The Financial Times has a lengthy article about how the executive expatriate salary package in Asia has traditionally included a housing allowance, school fees and perhaps even a car with a driver, but that sort of ship has largely sailed on – especially for western expats.
The article noted how just a few years ago, expatriate financial services recruitment was soaring, but the financial crisis has hit both investment banking and corporate banking. Limited M&A activity and IPOs is also having a trickle down effect on law and accounting firms dependent on such business and of course, expatriate job opportunities for westerners.
Nevertheless, Asian expatriates, especially expats from Singapore, Malaysia and Taiwan who speak more than one Chinese dialect, have faired better and are increasingly moving into jobs in China once held by western expats.
The Financial Times then quoted one Singapore based recruiter as saying:
“When talking about expatriate recruitment the emerging markets are where you need to go to get your expat packages. Indonesia, Philippines, Thailand possibly, Vietnam and Cambodia – those are the places to look. In Singapore, Malaysia and Hong Kong there is still a demand for expatriates but typically on a local contract. Localised contracts look very similar to a ‘western contract’ in terms of salary. Plus you get all the benefits of Asia: the warm weather, domestic help, good international schools, cheaper general cost of living.”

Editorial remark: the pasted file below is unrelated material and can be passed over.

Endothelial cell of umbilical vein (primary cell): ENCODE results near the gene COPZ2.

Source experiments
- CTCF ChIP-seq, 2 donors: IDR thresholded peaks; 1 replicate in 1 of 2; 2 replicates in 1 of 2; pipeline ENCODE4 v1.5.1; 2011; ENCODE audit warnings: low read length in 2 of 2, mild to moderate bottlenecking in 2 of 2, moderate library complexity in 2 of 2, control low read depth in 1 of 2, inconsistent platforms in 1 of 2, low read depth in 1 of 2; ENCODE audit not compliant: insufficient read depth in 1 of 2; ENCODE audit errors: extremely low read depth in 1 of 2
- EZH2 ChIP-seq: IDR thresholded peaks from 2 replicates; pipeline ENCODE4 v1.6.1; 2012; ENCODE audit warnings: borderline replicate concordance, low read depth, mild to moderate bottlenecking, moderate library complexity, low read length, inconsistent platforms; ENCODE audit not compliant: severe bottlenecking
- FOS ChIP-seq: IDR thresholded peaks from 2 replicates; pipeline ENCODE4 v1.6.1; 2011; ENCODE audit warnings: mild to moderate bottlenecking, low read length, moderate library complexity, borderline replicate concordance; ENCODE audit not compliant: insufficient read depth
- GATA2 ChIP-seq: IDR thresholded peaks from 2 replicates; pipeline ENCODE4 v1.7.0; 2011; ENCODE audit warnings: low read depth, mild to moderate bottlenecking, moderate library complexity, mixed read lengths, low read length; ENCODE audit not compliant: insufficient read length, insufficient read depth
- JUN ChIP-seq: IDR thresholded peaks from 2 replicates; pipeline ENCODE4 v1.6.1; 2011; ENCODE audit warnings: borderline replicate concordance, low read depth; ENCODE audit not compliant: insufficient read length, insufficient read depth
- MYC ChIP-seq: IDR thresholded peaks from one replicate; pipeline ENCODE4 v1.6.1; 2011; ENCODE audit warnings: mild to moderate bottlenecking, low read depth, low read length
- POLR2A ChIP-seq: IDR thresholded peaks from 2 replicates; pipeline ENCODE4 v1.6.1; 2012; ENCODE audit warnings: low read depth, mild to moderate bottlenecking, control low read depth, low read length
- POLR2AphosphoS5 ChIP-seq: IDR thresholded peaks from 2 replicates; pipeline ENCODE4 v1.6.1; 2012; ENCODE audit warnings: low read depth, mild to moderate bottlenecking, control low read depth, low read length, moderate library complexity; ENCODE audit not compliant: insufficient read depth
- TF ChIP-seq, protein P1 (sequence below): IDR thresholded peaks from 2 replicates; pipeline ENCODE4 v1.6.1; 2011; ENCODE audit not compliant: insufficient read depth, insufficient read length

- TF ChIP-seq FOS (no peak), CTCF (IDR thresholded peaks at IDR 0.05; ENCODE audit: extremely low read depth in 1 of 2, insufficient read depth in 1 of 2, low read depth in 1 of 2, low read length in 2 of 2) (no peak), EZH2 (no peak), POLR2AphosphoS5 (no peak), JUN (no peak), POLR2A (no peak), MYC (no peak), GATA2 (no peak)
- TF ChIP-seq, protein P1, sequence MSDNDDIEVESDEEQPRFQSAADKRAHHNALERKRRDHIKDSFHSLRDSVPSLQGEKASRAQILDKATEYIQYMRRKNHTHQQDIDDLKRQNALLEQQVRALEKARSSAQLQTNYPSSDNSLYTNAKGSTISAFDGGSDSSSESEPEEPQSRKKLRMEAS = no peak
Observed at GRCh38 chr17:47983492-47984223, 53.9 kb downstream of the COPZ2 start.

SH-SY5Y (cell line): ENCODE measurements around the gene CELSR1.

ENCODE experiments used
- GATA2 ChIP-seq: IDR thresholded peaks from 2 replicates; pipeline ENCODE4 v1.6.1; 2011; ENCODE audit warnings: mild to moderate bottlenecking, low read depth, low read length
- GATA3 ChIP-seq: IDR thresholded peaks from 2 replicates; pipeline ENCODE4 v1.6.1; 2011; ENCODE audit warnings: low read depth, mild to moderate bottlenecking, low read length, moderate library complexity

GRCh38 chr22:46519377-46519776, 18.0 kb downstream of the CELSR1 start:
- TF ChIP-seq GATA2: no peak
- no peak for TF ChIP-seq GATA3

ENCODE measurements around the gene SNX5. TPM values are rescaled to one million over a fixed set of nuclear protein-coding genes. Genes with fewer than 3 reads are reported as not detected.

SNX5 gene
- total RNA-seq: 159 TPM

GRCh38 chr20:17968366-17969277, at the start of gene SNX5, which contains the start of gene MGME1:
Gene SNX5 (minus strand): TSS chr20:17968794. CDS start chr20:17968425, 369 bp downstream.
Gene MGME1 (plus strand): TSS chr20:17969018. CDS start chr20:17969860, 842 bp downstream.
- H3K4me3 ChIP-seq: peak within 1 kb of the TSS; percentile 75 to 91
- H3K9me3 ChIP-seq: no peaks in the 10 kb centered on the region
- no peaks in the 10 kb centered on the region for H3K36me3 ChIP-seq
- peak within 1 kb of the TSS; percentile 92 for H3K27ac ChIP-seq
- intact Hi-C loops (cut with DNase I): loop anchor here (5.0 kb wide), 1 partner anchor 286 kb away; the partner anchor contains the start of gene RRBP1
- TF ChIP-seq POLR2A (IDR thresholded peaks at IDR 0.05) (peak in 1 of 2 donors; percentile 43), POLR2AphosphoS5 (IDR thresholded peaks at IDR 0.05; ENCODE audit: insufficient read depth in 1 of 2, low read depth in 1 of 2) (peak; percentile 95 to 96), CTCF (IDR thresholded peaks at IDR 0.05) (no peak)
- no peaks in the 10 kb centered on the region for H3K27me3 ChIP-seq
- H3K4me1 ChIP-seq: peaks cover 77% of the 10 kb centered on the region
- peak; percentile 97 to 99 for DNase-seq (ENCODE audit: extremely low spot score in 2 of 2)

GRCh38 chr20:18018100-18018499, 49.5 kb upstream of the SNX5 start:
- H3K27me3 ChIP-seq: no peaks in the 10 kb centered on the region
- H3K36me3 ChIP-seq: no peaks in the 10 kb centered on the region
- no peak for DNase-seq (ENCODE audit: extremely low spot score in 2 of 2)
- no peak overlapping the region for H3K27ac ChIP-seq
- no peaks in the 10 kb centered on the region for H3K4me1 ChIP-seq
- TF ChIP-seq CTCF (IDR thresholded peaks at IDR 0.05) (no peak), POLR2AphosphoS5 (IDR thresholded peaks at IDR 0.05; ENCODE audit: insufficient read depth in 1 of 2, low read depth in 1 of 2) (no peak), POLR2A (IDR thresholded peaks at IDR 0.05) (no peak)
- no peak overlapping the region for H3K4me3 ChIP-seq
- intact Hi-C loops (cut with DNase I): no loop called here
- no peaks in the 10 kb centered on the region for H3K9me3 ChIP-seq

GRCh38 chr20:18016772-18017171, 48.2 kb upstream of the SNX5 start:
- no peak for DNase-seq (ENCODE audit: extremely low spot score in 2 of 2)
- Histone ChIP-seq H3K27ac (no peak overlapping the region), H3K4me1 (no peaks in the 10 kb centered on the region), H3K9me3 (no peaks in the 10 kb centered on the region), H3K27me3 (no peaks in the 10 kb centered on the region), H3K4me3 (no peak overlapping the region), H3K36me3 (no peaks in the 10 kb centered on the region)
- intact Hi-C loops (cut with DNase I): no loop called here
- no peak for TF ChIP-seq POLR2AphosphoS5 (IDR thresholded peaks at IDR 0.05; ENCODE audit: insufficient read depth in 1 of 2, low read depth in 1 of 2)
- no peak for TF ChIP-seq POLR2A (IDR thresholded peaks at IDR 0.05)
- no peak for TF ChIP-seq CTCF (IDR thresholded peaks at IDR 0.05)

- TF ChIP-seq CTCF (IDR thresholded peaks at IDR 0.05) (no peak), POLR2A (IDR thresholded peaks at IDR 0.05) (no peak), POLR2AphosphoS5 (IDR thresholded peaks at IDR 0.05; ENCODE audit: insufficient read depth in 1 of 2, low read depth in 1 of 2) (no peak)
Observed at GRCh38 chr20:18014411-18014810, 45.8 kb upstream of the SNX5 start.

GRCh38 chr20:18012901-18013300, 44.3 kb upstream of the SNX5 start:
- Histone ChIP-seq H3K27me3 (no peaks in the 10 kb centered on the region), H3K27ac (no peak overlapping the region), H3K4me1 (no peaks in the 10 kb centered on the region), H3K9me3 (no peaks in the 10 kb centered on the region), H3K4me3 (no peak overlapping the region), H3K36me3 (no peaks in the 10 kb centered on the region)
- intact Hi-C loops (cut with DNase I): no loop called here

He also added:
“If you’re on 100,000 in the UK and you are told you will still be paid that in Asia, that sounds great and four years ago when the exchange rate was 2.8 Singapore dollars to the pound, it was. Now, it’s 1.9 to the pound – a vast difference – and Singapore has become much much more expensive.”
With that said, there are still job opportunities for enthusiastic young managers seeking international experience as another recruiter was quoted as saying:
“The shortage in east Asia is in the middle ground. People aged from 28 to 40, that’s the sweet spot – if you’ve got transferable skills, speak Chinese and English, and are a well-qualified professional, you won’t go short of opportunities.”
However, such job candidates are in demand globally. Moreover, Asian companies are also increasingly looking to send their Asian employees to their western divisions with the English speaking world being the biggest draw for international expatriates.